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A person, especially a woman, who spreads misery or ill fortune to other people or endeavors. A reference to the epithet of Mary Malon, a cook who was thought to have infected 22 people with typhoid fever from 1900-1907 as an asymptomatic carrier. You treat me like I'm some kind of Typhoid Mary, but it's only your mismanagement that has brought ruin to this farm. After yet another company where she worked went bankrupt, Janet began to feel like something of a Typhoid Mary.
A carrier or spreader of misfortune, as in I swear he's a typhoid Mary; everything at the office has gone wrong since he was hired . This expression alludes to a real person, Mary Manson, who died in 1938. An Irish-born servant, she transmitted typhoid fever to others and was referred to as "typhoid Mary" from the early 1900s. The term was broadened to other carriers of calamity in the mid-1900s.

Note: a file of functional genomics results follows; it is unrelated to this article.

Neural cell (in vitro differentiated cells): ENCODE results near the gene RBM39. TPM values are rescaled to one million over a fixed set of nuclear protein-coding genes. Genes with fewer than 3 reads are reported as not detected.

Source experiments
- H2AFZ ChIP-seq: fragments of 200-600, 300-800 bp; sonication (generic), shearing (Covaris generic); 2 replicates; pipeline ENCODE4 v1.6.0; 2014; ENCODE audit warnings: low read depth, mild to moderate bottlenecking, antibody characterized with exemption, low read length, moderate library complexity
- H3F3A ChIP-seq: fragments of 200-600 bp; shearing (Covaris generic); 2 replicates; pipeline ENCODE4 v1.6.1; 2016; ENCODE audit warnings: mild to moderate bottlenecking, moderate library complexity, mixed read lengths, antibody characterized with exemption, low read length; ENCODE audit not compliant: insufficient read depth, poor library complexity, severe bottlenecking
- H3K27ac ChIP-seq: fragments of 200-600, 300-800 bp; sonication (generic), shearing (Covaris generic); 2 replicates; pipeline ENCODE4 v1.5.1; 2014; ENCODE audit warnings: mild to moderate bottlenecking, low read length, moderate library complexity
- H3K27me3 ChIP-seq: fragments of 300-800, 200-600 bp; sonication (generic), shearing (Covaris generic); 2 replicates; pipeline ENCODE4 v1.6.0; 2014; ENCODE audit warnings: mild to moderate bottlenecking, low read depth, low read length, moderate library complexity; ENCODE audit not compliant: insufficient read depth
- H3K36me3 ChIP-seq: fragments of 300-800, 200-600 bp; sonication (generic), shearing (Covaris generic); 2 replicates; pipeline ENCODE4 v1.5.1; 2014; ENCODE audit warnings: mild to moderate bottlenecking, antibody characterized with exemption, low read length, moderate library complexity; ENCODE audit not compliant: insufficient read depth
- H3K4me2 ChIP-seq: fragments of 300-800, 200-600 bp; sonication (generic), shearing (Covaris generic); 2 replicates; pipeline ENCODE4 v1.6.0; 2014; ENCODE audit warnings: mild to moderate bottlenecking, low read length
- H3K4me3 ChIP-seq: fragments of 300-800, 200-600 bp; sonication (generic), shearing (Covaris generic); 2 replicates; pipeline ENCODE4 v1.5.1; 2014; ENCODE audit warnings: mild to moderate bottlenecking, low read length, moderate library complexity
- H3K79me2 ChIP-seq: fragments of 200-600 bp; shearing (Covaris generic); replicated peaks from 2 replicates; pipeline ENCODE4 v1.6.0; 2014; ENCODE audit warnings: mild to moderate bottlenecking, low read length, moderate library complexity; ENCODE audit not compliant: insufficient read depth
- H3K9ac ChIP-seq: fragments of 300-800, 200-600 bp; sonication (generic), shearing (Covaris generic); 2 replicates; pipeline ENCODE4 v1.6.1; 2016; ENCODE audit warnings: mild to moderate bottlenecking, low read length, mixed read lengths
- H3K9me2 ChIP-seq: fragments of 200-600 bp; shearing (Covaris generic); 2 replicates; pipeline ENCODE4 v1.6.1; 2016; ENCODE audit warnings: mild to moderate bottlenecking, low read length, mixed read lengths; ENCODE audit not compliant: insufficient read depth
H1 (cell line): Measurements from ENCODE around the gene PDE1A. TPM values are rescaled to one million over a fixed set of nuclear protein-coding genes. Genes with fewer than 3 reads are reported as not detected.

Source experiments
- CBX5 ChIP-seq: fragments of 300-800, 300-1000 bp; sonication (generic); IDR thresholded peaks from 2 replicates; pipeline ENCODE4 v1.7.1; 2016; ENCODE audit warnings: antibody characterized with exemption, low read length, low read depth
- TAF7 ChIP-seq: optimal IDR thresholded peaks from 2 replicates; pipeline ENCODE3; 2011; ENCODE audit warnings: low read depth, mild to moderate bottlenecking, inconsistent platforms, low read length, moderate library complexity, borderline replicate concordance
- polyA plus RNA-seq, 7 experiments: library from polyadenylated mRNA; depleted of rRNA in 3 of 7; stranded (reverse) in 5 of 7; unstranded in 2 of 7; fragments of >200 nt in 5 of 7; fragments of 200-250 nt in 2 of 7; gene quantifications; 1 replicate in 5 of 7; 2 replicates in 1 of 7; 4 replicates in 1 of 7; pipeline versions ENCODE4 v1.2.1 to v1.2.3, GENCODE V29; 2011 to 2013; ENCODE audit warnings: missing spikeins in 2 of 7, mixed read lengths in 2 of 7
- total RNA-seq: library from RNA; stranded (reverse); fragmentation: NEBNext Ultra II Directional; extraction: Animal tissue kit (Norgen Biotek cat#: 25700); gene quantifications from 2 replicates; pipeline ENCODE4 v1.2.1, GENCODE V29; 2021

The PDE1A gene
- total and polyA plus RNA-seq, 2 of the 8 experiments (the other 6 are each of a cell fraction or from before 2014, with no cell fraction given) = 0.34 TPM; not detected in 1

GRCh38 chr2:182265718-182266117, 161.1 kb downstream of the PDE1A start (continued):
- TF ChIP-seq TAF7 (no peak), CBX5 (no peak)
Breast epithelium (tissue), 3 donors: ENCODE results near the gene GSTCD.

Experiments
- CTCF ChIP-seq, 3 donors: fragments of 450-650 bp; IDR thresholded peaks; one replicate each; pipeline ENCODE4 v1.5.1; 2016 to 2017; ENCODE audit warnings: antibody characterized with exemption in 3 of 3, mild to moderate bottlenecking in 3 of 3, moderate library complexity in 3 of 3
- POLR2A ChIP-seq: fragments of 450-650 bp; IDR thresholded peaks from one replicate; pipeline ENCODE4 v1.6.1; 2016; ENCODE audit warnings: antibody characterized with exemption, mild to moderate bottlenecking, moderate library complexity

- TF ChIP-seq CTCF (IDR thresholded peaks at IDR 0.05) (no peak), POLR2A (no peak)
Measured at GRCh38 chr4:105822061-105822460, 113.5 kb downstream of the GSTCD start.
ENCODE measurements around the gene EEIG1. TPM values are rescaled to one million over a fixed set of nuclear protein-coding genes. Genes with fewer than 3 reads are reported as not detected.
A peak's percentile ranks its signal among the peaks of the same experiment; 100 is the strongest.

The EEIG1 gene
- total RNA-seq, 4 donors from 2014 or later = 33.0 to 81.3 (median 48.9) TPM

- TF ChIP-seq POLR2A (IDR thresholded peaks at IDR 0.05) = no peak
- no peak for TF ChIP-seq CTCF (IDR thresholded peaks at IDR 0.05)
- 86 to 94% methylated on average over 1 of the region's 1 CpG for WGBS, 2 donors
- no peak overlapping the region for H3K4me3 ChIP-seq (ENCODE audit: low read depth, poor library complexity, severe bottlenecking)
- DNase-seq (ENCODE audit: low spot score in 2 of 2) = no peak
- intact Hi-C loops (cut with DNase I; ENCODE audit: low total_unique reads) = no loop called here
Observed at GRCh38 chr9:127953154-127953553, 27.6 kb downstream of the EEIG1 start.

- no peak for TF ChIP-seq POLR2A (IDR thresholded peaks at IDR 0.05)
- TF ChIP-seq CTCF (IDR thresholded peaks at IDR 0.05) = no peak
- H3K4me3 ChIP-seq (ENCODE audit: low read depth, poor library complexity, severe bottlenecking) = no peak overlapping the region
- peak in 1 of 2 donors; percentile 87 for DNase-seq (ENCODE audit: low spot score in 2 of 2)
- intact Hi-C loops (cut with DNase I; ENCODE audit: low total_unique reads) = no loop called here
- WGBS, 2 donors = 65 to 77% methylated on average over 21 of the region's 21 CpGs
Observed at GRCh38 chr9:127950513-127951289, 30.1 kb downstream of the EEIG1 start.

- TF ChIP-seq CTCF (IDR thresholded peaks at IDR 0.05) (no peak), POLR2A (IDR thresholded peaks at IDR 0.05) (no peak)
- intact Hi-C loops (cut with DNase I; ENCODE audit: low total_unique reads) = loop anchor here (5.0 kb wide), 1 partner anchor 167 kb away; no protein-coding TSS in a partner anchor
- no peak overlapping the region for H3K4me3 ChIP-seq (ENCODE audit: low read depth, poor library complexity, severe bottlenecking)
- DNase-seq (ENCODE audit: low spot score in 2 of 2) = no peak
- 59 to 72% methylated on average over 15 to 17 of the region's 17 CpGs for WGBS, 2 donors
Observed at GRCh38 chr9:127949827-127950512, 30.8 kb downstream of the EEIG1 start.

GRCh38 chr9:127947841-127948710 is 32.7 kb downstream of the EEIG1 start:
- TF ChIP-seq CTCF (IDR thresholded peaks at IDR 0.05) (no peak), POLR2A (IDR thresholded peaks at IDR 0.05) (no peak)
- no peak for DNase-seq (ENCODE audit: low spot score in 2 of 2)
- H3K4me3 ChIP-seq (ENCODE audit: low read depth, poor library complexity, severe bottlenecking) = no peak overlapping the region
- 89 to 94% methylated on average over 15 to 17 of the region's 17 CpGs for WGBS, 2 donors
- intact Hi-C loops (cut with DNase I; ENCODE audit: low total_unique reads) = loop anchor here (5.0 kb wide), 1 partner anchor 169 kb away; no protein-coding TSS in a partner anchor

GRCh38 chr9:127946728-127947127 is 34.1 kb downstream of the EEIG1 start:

You can describe someone as Typhoid Mary if they bring bad luck or harm to other people. After the relationship ended, she became a Typhoid Mary, spoiling the romantic lives of everyone around her. Note: Typhoid Mary was a cook who spread the disease typhoid to several hospitals that she worked in, though she never became ill herself.